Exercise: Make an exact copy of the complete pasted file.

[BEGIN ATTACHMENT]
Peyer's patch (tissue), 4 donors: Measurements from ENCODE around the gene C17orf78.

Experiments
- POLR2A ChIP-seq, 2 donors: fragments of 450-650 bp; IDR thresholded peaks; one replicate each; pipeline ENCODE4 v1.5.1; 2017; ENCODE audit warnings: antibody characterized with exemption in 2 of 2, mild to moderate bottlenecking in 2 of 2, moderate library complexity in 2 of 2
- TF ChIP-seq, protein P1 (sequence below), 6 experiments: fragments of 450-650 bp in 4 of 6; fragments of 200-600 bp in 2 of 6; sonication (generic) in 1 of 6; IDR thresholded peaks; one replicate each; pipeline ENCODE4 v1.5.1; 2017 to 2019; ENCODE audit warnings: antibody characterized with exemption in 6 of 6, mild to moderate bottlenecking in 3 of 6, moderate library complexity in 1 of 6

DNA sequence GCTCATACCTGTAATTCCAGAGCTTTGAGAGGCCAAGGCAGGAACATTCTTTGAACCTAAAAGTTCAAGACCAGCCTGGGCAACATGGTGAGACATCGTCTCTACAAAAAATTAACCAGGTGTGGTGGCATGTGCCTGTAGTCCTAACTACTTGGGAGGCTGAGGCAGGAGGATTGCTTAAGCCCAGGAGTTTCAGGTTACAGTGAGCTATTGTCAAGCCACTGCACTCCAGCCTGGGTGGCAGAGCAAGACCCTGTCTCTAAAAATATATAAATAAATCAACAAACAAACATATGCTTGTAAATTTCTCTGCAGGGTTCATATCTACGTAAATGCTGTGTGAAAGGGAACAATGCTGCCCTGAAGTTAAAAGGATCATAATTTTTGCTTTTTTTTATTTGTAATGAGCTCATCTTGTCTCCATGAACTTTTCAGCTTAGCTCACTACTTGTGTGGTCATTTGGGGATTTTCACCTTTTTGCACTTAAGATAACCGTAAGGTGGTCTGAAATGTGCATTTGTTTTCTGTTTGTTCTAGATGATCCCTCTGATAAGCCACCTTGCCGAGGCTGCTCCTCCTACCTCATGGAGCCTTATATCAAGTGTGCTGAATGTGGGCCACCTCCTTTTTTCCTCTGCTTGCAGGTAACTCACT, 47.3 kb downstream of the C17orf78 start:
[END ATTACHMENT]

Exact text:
Peyer's patch (tissue), 4 donors: Measurements from ENCODE around the gene C17orf78.

Experiments
- POLR2A ChIP-seq, 2 donors: fragments of 450-650 bp; IDR thresholded peaks; one replicate each; pipeline ENCODE4 v1.5.1; 2017; ENCODE audit warnings: antibody characterized with exemption in 2 of 2, mild to moderate bottlenecking in 2 of 2, moderate library complexity in 2 of 2
- TF ChIP-seq, protein P1 (sequence below), 6 experiments: fragments of 450-650 bp in 4 of 6; fragments of 200-600 bp in 2 of 6; sonication (generic) in 1 of 6; IDR thresholded peaks; one replicate each; pipeline ENCODE4 v1.5.1; 2017 to 2019; ENCODE audit warnings: antibody characterized with exemption in 6 of 6, mild to moderate bottlenecking in 3 of 6, moderate library complexity in 1 of 6

DNA sequence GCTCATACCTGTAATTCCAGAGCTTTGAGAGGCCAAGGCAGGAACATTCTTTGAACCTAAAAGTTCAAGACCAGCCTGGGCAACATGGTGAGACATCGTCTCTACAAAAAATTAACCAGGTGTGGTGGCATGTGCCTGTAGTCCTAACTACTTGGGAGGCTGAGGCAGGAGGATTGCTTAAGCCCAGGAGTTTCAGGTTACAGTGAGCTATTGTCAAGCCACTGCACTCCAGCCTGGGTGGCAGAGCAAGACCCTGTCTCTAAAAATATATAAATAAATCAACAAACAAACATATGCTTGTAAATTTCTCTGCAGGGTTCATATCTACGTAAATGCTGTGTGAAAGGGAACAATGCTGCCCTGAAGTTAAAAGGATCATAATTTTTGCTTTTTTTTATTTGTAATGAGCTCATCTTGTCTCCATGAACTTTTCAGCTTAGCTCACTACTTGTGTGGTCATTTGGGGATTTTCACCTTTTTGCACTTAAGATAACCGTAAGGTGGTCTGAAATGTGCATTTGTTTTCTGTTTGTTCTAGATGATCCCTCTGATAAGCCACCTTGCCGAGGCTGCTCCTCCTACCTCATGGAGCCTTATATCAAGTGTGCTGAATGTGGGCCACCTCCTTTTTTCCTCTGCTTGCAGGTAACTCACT, 47.3 kb downstream of the C17orf78 start: